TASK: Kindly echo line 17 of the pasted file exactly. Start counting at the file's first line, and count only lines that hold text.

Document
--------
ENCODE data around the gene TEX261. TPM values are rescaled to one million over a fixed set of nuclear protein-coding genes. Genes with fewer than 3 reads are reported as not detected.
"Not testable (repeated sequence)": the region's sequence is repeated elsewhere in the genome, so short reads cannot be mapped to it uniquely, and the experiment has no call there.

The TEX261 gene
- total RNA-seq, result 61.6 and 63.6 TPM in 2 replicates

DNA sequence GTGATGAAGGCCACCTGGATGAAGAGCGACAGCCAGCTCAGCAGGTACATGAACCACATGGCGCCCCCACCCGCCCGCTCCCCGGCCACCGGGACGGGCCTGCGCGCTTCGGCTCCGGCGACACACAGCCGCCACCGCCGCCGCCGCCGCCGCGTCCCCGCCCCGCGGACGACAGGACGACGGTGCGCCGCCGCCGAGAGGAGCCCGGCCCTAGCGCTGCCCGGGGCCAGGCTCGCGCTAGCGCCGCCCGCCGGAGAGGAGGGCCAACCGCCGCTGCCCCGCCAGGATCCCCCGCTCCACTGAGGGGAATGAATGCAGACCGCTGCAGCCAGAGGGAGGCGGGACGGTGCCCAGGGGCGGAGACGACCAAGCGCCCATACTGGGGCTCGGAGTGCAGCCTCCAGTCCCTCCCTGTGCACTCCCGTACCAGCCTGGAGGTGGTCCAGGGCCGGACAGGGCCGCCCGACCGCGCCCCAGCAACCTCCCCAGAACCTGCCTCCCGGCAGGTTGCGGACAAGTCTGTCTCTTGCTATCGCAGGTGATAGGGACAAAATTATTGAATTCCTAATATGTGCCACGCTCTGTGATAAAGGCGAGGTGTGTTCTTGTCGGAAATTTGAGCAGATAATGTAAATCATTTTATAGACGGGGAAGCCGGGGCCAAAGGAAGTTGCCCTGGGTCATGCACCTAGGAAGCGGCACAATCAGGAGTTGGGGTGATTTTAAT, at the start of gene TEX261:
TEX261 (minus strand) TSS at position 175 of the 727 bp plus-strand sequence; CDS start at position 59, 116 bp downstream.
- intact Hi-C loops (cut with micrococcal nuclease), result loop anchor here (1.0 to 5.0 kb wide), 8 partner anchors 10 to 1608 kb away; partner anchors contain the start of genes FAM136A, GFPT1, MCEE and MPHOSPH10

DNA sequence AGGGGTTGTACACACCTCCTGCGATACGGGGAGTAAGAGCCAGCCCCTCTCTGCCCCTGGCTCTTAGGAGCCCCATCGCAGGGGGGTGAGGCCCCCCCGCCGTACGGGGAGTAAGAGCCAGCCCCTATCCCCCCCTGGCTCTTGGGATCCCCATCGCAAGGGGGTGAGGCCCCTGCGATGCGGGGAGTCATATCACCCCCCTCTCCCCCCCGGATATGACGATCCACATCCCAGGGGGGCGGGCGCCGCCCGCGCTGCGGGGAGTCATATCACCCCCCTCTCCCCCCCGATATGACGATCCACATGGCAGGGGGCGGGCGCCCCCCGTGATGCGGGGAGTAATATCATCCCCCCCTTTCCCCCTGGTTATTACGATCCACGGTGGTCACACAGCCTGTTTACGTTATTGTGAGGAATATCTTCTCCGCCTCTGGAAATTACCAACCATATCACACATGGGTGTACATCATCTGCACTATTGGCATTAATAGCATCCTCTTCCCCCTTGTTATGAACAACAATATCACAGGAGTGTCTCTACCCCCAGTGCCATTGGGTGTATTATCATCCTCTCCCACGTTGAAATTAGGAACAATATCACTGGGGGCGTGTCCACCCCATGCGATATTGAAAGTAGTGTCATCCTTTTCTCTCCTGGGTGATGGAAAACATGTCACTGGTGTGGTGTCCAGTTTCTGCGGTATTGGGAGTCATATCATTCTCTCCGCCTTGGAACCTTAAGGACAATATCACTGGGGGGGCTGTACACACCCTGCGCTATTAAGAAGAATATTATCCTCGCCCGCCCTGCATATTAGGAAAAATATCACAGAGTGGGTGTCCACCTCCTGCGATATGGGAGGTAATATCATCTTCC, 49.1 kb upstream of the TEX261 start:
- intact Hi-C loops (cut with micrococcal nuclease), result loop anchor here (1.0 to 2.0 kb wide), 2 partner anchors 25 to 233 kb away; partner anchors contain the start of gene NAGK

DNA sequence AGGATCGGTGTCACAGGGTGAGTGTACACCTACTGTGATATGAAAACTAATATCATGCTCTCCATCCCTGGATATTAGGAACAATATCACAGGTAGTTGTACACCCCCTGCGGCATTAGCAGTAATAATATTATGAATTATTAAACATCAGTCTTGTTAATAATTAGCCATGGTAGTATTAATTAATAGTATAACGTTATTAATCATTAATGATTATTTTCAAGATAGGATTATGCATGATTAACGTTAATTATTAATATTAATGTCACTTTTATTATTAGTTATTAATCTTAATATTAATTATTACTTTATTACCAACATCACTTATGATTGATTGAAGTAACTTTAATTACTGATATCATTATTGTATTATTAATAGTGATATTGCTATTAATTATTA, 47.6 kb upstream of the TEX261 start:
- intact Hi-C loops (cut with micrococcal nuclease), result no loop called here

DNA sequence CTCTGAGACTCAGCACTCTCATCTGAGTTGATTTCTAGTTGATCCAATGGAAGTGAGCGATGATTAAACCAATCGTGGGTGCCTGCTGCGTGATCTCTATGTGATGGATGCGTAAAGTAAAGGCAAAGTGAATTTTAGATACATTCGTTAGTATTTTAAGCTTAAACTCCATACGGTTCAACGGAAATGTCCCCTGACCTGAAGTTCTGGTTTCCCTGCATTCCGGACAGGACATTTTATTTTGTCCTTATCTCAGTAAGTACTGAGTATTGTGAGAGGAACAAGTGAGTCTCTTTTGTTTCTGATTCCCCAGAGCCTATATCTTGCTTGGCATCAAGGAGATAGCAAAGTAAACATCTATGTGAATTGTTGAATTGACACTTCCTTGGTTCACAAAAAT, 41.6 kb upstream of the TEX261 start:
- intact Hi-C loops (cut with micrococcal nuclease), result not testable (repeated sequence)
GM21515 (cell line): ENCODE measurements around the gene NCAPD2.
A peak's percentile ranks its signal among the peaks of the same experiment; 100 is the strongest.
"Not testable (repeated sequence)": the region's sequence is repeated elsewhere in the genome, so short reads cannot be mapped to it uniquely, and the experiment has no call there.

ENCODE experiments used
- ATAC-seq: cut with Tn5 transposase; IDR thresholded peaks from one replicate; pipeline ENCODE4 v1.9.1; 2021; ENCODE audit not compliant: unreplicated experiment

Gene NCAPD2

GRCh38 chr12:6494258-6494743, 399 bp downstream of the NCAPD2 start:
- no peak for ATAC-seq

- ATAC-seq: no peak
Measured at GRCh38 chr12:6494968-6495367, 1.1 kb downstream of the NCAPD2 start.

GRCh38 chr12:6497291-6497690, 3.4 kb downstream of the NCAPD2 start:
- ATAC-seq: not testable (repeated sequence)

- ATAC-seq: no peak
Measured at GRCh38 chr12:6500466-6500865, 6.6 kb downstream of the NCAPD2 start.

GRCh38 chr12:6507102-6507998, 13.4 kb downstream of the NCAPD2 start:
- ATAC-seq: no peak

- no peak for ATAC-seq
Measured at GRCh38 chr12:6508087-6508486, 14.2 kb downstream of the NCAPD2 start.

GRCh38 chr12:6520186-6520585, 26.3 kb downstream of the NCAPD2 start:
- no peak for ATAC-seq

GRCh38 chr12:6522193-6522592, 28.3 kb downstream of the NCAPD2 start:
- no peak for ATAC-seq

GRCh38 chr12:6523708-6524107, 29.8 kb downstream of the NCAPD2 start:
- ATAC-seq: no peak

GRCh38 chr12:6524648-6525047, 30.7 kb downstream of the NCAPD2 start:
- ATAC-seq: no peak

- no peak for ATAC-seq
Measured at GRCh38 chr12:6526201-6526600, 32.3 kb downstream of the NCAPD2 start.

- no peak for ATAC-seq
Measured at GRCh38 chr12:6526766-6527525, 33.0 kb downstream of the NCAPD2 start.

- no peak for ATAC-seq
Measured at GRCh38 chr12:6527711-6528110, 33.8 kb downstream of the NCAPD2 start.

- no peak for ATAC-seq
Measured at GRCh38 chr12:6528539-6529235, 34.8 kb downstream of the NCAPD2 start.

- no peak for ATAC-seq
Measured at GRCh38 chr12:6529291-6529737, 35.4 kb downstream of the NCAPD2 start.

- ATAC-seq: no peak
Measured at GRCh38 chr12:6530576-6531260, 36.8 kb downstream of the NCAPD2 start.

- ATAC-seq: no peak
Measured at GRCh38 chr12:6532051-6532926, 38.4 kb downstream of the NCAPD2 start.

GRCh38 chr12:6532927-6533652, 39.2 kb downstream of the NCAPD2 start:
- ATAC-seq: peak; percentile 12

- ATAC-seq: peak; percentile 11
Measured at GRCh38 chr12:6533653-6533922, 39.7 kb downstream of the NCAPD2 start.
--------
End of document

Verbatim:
ENCODE experiments used